Self-publishing is being brought into the mainstream against the belief that this segment generally caters to those whose works have been rejected by the traditional publishers. A rough estimate pegs the number of manuscripts that print publishers get in a year at anywhere between 2000–3000, but only about 250 books are eventually published in the end. Self-publishing is the natural choice for those who have been left out.
It’s proved to be the other way around for some authors like Amish Tripathi, who chose to self-publish his first book, The Immortals of Meluha, after having being rejected by nearly 20 publishers. The tables turned once the book proved to be a raging success that led the publishers to make a beeline for Tripathi.
Al Kutub is the latest site for the Middle-east all dealing with ebooks, but what makes Al Kutub different from the rest is that the site acts more as a search engine rather than actually hosting the digital books on its servers. It functions by initiating an online search for the requested title and procures it from multiple sources such as forums, sellers, or even social sites such as Facebook. It’s designed to display the ebooks using iframe technology, where Arabic language titles are shown in PDF format.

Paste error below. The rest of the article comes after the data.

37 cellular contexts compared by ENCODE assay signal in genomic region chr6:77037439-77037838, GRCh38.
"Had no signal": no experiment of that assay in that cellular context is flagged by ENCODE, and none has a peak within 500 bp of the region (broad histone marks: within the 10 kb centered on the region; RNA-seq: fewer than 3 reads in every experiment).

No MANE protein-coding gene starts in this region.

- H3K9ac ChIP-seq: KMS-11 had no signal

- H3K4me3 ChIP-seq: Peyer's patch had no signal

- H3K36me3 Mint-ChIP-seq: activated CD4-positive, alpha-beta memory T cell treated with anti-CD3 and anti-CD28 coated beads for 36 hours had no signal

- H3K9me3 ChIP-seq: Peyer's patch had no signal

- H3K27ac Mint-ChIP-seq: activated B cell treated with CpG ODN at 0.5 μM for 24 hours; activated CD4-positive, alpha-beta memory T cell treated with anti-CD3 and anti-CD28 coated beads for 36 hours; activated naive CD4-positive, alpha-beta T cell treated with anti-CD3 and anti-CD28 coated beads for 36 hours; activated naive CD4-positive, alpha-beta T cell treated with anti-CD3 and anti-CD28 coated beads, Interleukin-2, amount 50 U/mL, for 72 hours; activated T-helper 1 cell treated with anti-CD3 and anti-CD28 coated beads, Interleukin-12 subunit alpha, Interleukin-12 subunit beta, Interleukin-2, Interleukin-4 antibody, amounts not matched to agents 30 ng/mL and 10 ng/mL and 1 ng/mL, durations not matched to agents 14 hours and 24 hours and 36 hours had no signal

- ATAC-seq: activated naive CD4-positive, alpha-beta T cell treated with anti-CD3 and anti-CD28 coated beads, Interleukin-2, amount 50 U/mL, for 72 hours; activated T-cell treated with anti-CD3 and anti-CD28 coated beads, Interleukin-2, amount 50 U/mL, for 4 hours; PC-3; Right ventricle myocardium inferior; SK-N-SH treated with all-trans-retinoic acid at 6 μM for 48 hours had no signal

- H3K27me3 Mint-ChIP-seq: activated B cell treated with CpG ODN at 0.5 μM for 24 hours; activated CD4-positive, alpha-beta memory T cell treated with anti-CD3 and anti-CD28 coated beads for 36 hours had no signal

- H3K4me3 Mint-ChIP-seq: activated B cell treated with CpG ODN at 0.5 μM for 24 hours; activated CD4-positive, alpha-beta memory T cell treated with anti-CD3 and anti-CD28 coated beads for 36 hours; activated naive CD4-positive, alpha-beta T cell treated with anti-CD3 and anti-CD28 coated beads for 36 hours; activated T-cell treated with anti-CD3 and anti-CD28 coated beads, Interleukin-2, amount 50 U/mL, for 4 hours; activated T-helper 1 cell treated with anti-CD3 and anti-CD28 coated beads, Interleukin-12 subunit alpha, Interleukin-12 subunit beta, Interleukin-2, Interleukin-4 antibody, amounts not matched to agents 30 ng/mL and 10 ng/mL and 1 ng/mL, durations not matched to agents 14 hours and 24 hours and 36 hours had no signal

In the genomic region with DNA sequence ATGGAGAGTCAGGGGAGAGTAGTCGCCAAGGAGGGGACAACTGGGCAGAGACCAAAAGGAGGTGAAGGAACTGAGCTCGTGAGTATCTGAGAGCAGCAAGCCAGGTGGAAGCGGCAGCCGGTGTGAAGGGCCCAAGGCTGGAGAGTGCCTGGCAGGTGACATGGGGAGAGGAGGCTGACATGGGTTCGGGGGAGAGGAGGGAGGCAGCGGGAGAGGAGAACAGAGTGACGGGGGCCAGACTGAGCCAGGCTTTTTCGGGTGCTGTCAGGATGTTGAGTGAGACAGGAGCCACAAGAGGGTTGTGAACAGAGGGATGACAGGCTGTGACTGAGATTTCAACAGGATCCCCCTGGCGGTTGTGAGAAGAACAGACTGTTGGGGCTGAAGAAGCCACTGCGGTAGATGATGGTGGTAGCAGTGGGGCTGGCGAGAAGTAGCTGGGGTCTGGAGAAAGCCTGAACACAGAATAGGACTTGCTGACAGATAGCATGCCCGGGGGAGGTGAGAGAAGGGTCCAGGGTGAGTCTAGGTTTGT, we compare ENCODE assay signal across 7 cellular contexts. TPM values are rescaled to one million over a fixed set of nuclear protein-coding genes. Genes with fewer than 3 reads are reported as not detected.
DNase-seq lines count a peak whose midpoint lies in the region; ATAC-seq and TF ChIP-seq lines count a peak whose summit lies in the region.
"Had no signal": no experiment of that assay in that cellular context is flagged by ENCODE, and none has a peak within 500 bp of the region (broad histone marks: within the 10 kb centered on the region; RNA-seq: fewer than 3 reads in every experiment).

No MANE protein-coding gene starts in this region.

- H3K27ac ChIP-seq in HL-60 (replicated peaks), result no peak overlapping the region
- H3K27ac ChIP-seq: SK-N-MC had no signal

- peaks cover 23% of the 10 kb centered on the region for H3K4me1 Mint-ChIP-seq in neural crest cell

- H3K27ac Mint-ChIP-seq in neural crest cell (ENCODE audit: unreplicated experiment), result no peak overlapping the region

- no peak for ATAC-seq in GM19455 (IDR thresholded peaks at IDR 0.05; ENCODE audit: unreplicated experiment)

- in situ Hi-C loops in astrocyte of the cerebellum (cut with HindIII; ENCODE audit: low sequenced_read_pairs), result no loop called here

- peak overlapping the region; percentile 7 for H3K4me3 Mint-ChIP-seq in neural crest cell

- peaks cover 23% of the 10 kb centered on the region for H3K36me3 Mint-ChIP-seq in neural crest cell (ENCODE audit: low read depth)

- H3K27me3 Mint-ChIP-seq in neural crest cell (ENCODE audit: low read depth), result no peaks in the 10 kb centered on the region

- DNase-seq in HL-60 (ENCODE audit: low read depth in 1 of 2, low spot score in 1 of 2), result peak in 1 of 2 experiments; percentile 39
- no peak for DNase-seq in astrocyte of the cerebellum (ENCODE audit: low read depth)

Users won’t be aware of where the ebook has been sourced from; they won’t even be served the link of the ebook source, which is a clever move as this will ensure users remain tied to the Al Kutub site. Nevertheless, the venture has already attracted a lot of attention, having garnered a subscriber base of more than 10,000 in just a span of 12 days. Mohammed Nemat Allah, who has been associated with Al Kutub for the past three years, has stated they plan to build a database of 120,000 or more titles, which will also include audiobooks as well. Nemat Allah is also confident that their business model is perfectly safe, claiming anyone who has issues with the books showing up on his site can go remove the ebook from the source site first.